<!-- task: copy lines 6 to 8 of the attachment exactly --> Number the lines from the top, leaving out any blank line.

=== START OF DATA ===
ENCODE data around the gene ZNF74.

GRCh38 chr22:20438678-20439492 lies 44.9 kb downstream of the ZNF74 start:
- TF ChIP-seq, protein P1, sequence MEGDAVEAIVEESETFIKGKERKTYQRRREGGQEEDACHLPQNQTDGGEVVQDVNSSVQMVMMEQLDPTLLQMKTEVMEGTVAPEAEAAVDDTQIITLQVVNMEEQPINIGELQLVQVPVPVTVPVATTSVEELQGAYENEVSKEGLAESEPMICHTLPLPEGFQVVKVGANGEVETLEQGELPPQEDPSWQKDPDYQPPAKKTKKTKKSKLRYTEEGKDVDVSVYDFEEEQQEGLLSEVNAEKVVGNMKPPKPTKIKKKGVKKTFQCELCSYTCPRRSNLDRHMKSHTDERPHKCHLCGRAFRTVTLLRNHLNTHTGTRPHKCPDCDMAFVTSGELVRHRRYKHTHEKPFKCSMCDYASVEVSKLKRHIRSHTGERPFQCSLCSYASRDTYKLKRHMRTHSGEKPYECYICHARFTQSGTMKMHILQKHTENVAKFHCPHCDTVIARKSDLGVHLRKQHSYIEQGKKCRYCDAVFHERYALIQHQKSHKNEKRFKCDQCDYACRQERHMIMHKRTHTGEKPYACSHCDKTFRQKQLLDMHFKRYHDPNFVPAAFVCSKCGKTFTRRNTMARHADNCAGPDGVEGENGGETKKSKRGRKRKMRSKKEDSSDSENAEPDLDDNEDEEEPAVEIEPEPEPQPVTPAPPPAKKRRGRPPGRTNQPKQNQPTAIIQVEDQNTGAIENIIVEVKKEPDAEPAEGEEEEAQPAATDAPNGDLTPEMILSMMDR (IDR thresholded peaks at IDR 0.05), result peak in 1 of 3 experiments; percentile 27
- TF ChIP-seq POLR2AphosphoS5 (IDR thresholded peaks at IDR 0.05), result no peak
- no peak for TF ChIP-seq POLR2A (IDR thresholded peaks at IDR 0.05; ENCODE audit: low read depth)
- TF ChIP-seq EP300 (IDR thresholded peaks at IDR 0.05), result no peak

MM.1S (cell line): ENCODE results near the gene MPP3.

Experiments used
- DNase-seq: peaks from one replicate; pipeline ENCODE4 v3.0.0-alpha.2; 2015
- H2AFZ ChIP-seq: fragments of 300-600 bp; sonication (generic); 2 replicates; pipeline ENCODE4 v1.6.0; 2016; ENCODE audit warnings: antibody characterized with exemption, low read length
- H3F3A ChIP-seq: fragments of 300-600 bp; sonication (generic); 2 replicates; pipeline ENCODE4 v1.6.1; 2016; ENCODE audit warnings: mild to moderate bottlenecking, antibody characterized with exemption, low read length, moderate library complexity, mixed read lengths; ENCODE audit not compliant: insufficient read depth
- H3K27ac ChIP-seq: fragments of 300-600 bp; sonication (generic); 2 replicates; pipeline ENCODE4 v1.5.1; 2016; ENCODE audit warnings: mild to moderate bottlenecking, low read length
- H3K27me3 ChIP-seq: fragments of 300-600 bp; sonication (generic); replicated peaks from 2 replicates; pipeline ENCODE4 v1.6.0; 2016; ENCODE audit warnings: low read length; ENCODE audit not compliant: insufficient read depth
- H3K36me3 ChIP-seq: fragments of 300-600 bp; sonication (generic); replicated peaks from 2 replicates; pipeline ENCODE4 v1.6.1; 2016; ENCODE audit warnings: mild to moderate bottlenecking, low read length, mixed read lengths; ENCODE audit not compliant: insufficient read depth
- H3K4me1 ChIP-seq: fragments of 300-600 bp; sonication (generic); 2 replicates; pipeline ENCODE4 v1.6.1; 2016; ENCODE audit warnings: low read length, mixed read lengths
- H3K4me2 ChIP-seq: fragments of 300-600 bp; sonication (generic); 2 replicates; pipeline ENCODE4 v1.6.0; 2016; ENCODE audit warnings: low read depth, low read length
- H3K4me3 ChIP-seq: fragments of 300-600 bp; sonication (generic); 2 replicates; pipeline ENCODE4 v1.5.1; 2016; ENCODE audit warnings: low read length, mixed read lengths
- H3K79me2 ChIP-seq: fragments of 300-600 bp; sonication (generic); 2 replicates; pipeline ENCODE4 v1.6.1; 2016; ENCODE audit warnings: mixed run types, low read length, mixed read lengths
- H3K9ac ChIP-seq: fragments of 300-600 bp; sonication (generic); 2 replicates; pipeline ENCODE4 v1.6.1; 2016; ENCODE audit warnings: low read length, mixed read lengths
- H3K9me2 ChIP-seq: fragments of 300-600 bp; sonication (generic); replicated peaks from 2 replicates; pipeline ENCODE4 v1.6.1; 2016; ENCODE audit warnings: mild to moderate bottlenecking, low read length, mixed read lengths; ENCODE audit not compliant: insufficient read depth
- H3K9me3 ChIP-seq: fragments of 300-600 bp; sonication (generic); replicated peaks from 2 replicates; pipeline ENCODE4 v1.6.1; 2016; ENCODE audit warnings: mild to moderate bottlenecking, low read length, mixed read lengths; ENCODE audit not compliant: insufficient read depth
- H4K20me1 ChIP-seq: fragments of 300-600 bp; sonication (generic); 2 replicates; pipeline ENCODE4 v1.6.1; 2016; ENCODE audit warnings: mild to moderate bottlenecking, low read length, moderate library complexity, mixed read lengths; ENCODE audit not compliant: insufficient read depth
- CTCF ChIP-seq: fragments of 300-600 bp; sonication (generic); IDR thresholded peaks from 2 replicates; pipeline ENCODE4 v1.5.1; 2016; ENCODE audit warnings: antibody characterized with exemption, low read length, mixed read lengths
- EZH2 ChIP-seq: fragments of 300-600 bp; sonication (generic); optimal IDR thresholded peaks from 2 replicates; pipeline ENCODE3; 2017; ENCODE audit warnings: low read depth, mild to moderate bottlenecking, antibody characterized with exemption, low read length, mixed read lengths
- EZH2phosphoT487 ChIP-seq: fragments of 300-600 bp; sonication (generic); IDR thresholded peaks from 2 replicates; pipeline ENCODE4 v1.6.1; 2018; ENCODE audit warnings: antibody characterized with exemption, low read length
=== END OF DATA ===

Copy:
- TF ChIP-seq EP300 (IDR thresholded peaks at IDR 0.05), result no peak

MM.1S (cell line): ENCODE results near the gene MPP3.

Experiments used